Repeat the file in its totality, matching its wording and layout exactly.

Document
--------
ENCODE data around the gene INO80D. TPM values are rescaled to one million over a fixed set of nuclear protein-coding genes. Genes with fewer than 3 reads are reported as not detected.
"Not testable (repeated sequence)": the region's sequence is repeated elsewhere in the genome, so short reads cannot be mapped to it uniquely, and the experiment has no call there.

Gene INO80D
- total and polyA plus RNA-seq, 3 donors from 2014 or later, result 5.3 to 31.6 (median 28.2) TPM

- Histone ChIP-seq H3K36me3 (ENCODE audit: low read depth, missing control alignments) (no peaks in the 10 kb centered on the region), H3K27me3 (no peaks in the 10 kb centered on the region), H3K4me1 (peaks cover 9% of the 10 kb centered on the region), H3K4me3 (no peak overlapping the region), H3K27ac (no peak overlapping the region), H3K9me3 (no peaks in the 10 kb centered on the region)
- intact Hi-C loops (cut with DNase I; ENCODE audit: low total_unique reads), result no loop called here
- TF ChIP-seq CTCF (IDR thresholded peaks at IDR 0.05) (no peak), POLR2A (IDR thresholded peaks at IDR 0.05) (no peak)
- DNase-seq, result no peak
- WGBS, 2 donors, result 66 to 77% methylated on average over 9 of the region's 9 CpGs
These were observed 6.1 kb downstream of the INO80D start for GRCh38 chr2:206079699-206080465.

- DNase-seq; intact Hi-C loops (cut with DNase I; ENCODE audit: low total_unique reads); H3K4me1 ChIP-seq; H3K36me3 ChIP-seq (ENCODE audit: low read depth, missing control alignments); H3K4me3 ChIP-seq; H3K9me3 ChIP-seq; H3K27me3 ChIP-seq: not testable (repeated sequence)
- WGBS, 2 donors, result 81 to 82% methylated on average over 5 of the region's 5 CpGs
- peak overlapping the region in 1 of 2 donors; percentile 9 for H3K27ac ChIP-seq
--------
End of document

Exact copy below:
ENCODE data around the gene INO80D. TPM values are rescaled to one million over a fixed set of nuclear protein-coding genes. Genes with fewer than 3 reads are reported as not detected.
"Not testable (repeated sequence)": the region's sequence is repeated elsewhere in the genome, so short reads cannot be mapped to it uniquely, and the experiment has no call there.

Gene INO80D
- total and polyA plus RNA-seq, 3 donors from 2014 or later, result 5.3 to 31.6 (median 28.2) TPM

- Histone ChIP-seq H3K36me3 (ENCODE audit: low read depth, missing control alignments) (no peaks in the 10 kb centered on the region), H3K27me3 (no peaks in the 10 kb centered on the region), H3K4me1 (peaks cover 9% of the 10 kb centered on the region), H3K4me3 (no peak overlapping the region), H3K27ac (no peak overlapping the region), H3K9me3 (no peaks in the 10 kb centered on the region)
- intact Hi-C loops (cut with DNase I; ENCODE audit: low total_unique reads), result no loop called here
- TF ChIP-seq CTCF (IDR thresholded peaks at IDR 0.05) (no peak), POLR2A (IDR thresholded peaks at IDR 0.05) (no peak)
- DNase-seq, result no peak
- WGBS, 2 donors, result 66 to 77% methylated on average over 9 of the region's 9 CpGs
These were observed 6.1 kb downstream of the INO80D start for GRCh38 chr2:206079699-206080465.

- DNase-seq; intact Hi-C loops (cut with DNase I; ENCODE audit: low total_unique reads); H3K4me1 ChIP-seq; H3K36me3 ChIP-seq (ENCODE audit: low read depth, missing control alignments); H3K4me3 ChIP-seq; H3K9me3 ChIP-seq; H3K27me3 ChIP-seq: not testable (repeated sequence)
- WGBS, 2 donors, result 81 to 82% methylated on average over 5 of the region's 5 CpGs
- peak overlapping the region in 1 of 2 donors; percentile 9 for H3K27ac ChIP-seq